Stroll’s workforce of more than 160 occupies 22,000 square feet of call-center and corporate space three stories above JFK Boulevard, and another 18,000 square feet in Northeast Philadelphia, from which product is shipped.
The product is an audio-based language-learning tool that enables users to be conversational in 10 days and at a work proficiency within 90 days, Roitman said. Stroll licenses the Pimsleur Approach from Simon & Schuster Inc. and accounts for 90 percent of the consumer sales of that product line, Roitman said. Pimsleur is second in sales only to the more familiar Rosetta Stone, he added.
But Stroll’s success in hawking an educational product is almost beside the point.
“We could sell anything,” said Roitman, who has a reputation for being bright and inquisitive, but not an exaggerator. “This is a marketing machine.”
The guts of that machine is not flashy advertising but a decidedly low-key — some might suggest boring — method: analytics.
“We’re kind of fanatic about it,” Roitman said. “It’s part of our DNA.”
By analytics, he means “not just haphazardly going about your work.”
At Stroll, systems are set up to measure return on advertising, and to analyze customers — “knowing how much our customers are worth, how much we can spend to afford a customer,” said Roitman, chief executive officer.
That optimization focus has allowed “gain on top of gain on top of gain,” Roitman said, calling it and the analytics “the secret sauce in the business.”
In 2002, the first year Stroll started selling Pimsleur products, revenue was $200,000. By the end of 2003, it was $2 million.
Marketing adjustments are made accordingly. Because the advertising Stroll does on Pimsleur is all online, those tweaks largely involve what is said in e-mail subject lines or in the headline of advertisements. It also involves keeping the website landing page simple and focused on one product and/or message.
On Pimsleur, that has meant the learning program’s conversational focus — there’s no lessons on reading, writing and grammar rules — and its use-almost-anywhere ease, be it the car or the kitchen. Pimsleur just requires listening.
“I just don’t believe you need to make it so complex,” Roitman said of his marketing philosophy.
It is honed from devouring marketing books and collecting input from many experts whom Roitman, 33, now calls his mentors. Among them is Bryan Eisenberg, a New York-based professional speaker on marketing, and coauthor of best-sellers Call to Action, Waiting For Your Cat to Bark? and Always Be Testing.
Roitman first reached out to Eisenberg to help him build a website to sell a Swedish-made pen-like device, C-Pen, that scanned the printed page for download into a computer. It was the first incarnation of Stroll and Roitman was a senior at the University of Maryland, where he graduated in 2000 with degrees in international business and German. He spent nine years of his childhood living in Germany.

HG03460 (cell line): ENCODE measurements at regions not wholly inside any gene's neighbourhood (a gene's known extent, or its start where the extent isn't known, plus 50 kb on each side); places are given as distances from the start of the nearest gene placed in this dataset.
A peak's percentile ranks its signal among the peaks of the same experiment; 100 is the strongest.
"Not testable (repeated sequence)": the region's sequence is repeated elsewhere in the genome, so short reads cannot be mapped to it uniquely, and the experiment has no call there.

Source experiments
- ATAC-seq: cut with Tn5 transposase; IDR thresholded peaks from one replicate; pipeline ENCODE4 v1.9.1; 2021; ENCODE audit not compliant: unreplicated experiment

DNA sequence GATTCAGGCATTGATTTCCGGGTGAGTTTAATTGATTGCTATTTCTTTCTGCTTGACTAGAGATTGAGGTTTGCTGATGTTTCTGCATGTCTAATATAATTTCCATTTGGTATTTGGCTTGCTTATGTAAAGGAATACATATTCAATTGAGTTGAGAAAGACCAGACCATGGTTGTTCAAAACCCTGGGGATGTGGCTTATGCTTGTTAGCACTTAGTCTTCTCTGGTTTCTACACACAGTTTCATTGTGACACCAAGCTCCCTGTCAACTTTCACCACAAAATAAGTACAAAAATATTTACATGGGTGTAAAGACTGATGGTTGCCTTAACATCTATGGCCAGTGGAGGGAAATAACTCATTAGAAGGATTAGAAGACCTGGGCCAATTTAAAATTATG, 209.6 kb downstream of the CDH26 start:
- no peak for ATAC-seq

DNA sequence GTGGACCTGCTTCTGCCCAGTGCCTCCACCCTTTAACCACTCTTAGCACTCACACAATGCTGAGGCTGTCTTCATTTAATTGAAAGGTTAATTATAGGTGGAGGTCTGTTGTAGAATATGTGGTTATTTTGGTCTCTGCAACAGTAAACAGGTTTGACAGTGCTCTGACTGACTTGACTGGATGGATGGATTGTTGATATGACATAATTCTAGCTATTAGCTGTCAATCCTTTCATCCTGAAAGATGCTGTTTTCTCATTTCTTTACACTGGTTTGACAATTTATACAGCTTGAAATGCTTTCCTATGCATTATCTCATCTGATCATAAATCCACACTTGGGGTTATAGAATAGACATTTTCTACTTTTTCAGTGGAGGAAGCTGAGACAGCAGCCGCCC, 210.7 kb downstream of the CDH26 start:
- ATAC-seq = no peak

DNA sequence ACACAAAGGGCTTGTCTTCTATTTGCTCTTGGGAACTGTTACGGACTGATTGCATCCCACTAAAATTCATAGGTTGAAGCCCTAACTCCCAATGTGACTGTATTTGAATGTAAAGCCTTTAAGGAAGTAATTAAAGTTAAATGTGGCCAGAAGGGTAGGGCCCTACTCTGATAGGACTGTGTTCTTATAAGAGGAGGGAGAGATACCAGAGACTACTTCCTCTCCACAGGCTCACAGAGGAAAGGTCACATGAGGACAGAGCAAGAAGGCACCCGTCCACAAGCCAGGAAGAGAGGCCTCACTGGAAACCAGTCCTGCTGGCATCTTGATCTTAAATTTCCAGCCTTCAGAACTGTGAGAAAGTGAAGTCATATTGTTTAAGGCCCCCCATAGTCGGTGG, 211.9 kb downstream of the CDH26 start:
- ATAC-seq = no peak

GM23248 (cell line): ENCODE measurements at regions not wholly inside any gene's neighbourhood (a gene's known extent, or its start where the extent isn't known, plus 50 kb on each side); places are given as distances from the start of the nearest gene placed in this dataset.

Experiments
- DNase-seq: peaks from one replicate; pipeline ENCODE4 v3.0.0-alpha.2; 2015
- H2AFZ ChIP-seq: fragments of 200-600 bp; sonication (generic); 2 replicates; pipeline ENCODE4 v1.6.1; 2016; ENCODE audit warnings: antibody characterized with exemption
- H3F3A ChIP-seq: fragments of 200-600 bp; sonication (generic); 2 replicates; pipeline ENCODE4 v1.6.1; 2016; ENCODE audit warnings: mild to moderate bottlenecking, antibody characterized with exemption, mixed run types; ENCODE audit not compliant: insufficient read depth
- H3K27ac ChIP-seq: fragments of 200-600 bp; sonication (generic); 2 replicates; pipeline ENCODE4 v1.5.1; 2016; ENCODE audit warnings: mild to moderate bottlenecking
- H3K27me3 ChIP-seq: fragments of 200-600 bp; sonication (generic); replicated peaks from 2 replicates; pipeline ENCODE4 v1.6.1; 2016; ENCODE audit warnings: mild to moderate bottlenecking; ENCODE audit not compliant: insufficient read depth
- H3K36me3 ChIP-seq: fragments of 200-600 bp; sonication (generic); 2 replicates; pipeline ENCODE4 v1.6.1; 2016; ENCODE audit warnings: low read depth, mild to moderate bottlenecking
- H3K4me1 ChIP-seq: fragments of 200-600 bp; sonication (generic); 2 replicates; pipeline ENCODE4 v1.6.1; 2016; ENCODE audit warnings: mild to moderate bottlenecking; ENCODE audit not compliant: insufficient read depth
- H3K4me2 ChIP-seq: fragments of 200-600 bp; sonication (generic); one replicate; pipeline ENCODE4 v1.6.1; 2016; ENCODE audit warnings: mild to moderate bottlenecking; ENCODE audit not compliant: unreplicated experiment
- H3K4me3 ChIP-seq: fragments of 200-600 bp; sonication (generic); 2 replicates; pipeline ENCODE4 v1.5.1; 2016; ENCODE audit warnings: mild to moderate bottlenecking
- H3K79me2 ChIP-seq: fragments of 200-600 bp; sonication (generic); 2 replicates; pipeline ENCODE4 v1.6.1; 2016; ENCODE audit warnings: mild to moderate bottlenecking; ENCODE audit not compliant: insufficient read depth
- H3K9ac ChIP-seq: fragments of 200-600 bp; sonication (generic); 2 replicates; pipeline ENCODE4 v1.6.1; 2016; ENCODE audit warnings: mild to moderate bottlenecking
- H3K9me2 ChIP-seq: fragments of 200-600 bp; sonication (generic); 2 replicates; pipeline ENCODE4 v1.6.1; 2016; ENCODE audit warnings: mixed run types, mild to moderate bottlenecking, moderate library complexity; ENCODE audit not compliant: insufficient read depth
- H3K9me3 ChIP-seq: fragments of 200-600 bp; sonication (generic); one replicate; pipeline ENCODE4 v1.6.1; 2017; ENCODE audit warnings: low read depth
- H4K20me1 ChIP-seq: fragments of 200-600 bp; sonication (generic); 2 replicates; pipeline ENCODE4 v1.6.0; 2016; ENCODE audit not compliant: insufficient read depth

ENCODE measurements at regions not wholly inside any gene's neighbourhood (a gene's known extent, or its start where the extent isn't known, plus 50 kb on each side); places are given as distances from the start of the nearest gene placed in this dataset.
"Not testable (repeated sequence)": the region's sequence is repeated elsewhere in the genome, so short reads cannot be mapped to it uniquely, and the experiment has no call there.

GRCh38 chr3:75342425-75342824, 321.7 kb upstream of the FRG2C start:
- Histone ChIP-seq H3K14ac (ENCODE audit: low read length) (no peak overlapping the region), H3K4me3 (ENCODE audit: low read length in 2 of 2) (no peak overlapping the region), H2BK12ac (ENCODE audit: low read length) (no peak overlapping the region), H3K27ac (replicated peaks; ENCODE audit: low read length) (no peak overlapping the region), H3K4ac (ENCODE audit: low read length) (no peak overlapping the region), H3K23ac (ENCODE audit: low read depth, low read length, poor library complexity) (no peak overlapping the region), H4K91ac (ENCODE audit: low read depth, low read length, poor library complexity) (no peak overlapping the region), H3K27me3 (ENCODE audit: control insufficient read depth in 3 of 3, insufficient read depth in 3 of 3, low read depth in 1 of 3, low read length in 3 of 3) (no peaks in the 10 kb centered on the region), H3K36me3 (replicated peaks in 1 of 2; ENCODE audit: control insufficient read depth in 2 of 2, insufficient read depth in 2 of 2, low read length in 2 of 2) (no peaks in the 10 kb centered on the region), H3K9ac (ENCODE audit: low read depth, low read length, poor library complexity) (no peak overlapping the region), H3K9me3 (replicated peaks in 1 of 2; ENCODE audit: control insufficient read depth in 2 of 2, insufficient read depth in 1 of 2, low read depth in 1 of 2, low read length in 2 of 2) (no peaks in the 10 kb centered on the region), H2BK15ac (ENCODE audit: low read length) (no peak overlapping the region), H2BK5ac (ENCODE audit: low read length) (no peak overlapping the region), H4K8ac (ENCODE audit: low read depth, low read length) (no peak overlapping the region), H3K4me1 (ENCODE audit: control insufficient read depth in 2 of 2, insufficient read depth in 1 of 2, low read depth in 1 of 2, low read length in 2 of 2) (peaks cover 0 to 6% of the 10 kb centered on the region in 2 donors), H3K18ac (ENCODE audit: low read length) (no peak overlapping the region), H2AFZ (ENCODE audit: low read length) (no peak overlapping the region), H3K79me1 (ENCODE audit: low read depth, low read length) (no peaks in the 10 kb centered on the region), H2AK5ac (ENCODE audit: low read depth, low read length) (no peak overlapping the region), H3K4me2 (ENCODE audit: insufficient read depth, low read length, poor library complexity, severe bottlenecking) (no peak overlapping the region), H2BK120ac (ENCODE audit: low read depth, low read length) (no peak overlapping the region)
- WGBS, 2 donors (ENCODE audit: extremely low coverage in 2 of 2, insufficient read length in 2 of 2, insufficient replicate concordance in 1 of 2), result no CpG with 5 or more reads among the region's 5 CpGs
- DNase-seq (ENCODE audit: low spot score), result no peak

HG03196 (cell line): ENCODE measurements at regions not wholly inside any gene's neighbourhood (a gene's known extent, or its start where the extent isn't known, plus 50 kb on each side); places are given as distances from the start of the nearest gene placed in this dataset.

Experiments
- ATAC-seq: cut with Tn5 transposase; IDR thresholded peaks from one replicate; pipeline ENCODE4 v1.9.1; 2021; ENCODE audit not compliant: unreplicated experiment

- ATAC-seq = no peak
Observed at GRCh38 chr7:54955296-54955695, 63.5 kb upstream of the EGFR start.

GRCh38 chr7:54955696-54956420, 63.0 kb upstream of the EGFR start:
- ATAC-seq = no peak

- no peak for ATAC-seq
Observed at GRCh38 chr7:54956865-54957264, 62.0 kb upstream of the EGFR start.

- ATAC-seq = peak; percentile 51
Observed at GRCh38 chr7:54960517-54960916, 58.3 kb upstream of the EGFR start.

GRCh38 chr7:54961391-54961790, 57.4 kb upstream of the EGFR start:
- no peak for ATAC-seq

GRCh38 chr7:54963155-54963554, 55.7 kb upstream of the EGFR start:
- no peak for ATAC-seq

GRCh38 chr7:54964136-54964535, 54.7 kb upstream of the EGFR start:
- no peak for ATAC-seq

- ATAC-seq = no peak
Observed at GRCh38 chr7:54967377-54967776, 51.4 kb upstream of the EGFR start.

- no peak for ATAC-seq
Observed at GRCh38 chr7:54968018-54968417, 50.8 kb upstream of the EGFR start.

“Right away, we were able to tell that he was good at getting things done,” Eisenberg recalled of his initial impression of Roitman.
He had started college on a full music scholarship playing jazz guitar until he determined that “the music was killing my creativity. It was becoming too mechanical.”
Entrepreneurial ever since he was a kid shoveling snow, Roitman made what he considered a logical transition to a business major. While in college, he worked 20 hours a week doing German technical translation for a software company, which enabled Roitman to graduate with $100,000 in available credit, which he tapped heavily to launch the Pimsleur business.
His transition from the C-Pen to a language-learning product would again impress Eisenberg: “He did something that few entrepreneurs do, which is pivot his business. That ability to not overly fall in love with your idea is so critical.”
Roitman then demonstrated another rare skill, Eisenberg said: “He developed his business to take advantage of both creativity and data analysis, leveraging both the right and left side of the brain.”
Said Roy H. Williams, one of Eisenberg’s consulting partners and chancellor of Wizard Academy, a business school in Austin, Texas: “He’s not a follower. He grabs a concept and even though not road-tested, he launches and bets the farm. So many people want somebody else to pioneer, work out the kinks.”
Why Roitman chose a language-learning CD upon which to build a company was, in part, a matter of opportunity. Language learning is at least a $2 billion market in the United States, Roitman said. The recession has helped, prompting consumers to pursue personal development in an effort to gain an advantage over others in the devastated job market, said Michael DiPiano, managing partner at NewSpring Capital. The Radnor investment firm passed on an opportunity to invest in Stroll, largely because Roitman was looking for well below Newspring’s $5 million minimum, DiPiano said.
With capital on hand and additional financing sources lined up, Stroll is now developing a mergers-and-acquisitions plan with the goal of becoming a $1 billion company by 2020.
“For me, it’s all about the excitement and fun of building something big,” Roitman said.
Contact Diane Mastrull at 215-854-2466, firstname.lastname@example.org or follow @mastrud on Twitter.